“This is vital information about how material flows through the system today – and what collection, sorting and recycling solutions are required to deliver a circular economy for flexible packaging and other packaging materials,” said Graham Houlder, CEFLEX Project Coordinator.

“Initial results from the first country studied show significant quantities of recyclable materials remaining in the mixed waste stream, suggesting the need to improve the capture and re-use of these materials,” he added.

These types of insights can help Extended Producer Responsibility (EPR) and other schemes to pinpoint what is needed to go ‘circular’ and fine tune eco-modulation. This will encourage the design of flexible packaging which boosts the amount of recycled content in a variety of end market applications, according to CEFLEX.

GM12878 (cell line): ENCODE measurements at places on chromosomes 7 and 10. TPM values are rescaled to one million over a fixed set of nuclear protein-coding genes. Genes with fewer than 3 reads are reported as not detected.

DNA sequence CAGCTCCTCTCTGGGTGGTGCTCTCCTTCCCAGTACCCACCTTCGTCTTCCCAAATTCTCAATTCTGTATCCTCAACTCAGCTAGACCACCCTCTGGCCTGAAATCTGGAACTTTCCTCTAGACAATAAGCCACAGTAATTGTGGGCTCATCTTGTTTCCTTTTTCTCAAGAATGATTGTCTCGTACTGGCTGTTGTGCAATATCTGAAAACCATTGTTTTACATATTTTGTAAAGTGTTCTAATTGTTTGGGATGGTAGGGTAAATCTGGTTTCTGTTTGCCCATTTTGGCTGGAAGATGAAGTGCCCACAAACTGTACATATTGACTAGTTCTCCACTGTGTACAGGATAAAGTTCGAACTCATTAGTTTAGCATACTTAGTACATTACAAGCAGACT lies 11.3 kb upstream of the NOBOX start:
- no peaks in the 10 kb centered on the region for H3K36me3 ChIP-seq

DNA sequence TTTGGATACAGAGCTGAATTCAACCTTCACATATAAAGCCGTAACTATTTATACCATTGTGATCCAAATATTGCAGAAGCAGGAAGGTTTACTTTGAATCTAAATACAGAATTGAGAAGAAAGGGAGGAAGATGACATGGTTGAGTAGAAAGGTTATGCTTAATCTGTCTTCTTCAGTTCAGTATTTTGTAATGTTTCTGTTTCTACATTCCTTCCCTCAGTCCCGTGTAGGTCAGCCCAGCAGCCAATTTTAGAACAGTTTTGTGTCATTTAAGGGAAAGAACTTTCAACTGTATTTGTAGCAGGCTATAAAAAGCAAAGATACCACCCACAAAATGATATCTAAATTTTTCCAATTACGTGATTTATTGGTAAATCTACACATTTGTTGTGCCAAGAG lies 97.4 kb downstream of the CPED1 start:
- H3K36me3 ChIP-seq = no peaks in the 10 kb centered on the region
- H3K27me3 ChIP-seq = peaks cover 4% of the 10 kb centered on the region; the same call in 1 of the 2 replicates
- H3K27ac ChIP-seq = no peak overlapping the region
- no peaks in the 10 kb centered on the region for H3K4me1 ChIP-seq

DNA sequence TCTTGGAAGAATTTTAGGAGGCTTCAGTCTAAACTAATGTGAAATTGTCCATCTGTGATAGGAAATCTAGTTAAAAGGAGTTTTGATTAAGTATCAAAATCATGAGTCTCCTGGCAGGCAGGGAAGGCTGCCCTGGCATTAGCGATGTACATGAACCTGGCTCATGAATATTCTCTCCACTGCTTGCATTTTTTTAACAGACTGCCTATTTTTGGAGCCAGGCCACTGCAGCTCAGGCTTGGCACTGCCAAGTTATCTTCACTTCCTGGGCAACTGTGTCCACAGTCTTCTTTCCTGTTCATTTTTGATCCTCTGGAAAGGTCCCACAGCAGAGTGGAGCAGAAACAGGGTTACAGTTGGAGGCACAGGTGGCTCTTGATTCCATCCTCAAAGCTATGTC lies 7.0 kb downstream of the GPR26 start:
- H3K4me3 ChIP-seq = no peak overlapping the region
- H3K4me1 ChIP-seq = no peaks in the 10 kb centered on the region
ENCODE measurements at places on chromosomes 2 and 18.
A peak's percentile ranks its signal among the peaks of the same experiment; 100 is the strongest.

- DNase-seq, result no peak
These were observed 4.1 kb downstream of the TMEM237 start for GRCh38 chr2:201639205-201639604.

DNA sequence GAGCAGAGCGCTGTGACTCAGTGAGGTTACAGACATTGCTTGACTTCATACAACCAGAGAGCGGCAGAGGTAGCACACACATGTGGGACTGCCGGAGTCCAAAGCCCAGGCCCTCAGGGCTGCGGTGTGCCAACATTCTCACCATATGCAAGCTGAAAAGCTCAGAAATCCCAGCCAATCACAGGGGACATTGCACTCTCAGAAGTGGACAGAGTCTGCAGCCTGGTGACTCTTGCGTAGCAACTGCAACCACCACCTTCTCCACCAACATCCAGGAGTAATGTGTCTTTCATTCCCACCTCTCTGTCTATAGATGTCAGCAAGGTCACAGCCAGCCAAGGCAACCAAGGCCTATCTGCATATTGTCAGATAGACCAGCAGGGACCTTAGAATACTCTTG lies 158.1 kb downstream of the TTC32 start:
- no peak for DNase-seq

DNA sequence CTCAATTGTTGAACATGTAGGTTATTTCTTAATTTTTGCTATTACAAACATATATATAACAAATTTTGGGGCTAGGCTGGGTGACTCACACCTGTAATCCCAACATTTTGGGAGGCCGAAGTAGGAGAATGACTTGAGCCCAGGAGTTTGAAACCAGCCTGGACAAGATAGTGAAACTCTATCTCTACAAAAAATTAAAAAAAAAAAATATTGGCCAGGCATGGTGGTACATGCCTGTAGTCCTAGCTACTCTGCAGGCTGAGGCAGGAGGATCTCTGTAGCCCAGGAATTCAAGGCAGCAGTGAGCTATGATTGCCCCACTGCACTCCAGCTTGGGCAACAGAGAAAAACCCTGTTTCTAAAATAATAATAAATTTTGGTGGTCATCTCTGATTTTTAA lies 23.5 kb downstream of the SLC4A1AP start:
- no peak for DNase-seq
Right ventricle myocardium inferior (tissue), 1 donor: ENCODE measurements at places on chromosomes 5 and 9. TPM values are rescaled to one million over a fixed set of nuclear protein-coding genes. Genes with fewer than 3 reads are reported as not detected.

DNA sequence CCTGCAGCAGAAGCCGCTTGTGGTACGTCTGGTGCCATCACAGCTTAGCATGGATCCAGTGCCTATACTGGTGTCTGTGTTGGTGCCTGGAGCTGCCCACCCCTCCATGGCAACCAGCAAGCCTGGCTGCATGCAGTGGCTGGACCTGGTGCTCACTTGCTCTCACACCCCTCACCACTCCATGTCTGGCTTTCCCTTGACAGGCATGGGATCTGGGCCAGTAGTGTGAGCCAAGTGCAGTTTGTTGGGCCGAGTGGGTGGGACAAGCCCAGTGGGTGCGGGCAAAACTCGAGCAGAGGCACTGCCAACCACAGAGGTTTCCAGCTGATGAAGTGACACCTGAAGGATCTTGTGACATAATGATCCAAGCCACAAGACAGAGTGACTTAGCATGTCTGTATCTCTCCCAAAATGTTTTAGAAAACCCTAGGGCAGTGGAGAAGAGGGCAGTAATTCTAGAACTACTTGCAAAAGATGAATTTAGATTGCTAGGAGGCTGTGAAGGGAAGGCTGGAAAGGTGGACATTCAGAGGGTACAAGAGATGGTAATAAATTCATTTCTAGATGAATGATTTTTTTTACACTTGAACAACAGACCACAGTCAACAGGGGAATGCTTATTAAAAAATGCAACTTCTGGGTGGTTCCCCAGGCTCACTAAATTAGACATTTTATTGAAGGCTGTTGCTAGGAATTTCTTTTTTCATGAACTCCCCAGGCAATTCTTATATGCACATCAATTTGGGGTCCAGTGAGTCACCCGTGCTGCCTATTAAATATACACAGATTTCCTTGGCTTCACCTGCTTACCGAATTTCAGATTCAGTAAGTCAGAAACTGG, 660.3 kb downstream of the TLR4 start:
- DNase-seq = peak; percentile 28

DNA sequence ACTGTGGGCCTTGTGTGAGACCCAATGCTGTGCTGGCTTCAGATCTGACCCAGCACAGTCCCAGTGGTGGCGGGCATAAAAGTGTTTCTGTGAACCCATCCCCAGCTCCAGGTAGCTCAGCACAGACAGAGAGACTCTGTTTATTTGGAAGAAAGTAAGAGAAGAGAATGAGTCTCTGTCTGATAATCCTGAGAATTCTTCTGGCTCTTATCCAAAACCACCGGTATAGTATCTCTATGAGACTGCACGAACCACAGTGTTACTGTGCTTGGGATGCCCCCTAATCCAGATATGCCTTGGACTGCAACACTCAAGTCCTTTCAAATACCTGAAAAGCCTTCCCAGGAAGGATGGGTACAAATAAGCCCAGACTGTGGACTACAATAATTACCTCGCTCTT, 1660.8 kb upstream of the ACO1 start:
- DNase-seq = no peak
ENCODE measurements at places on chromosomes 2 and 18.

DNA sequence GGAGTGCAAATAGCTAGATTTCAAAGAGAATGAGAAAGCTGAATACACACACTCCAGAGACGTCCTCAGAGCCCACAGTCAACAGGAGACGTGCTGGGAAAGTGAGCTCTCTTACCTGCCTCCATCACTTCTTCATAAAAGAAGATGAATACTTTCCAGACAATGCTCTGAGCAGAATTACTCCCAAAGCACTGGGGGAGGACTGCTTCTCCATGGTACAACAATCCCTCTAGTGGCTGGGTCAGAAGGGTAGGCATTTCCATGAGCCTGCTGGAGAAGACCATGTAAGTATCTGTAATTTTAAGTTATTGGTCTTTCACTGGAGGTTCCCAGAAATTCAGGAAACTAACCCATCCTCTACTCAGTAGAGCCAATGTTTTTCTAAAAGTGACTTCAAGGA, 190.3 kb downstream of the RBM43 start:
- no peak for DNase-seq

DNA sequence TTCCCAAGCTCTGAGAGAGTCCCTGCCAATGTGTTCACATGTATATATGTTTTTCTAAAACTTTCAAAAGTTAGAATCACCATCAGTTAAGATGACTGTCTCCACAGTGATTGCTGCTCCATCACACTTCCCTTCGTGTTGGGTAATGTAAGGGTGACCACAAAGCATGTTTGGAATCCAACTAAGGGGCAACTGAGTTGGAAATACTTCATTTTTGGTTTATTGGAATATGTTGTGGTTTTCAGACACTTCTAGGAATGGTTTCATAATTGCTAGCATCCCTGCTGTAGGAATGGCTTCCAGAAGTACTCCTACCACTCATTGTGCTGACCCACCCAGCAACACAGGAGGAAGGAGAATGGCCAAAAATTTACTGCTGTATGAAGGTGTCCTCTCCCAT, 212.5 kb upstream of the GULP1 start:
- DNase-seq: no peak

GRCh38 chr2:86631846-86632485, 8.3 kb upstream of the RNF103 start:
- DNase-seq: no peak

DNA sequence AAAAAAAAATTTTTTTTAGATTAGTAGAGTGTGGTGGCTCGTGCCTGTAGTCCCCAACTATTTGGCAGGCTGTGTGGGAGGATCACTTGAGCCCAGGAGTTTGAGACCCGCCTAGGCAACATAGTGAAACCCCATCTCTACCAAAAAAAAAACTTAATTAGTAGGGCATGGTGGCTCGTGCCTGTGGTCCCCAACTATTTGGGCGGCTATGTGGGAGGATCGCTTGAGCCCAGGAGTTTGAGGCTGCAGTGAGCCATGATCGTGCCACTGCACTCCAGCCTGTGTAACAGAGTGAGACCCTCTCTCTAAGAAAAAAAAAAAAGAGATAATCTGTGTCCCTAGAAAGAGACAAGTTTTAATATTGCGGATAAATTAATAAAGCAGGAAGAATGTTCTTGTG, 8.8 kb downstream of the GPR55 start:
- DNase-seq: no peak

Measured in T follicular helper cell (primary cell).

Venetia Spencer, Secretary General, PCEP, commented, “I am very excited by this project, which already in the early stages has brought enormous insight. Accurate understanding of the polyolefins collected via recycling and residual household waste streams, will play an important role in delivering PCEP’s commitment to enhance collection and sorting of polyolefins.”

Capture and capitalise on real-world material flows

Initial results of the first country analysis (UK) showed:

> 4595kg of material was manually sorted and categorised at two sites; of which 3240kg was residual waste and 1355kg was separately collected recyclables.

> 66.5% of flexible packaging found in the residual waste samples was categorised as recycle ready mono-material – this includes mono-PE, mono-PP, mono-PET, mono-paper and mono-aluminium.

Summary: currently there is a significant amount of ready-to-recycle flexible packaging appearing in residual waste samples, where it unlikely to be successfully returned to the economy and used again.

The research will analyse and compare the composition of flexible and rigid plastic packaging found in post-consumer household waste and recycling streams in seven key European markets. Fieldwork at two SUEZ sites in the UK took place in December 2020 and work on samples of waste from France, Germany, Italy, Netherlands, Poland and Spain is scheduled to take place in Spring 2021.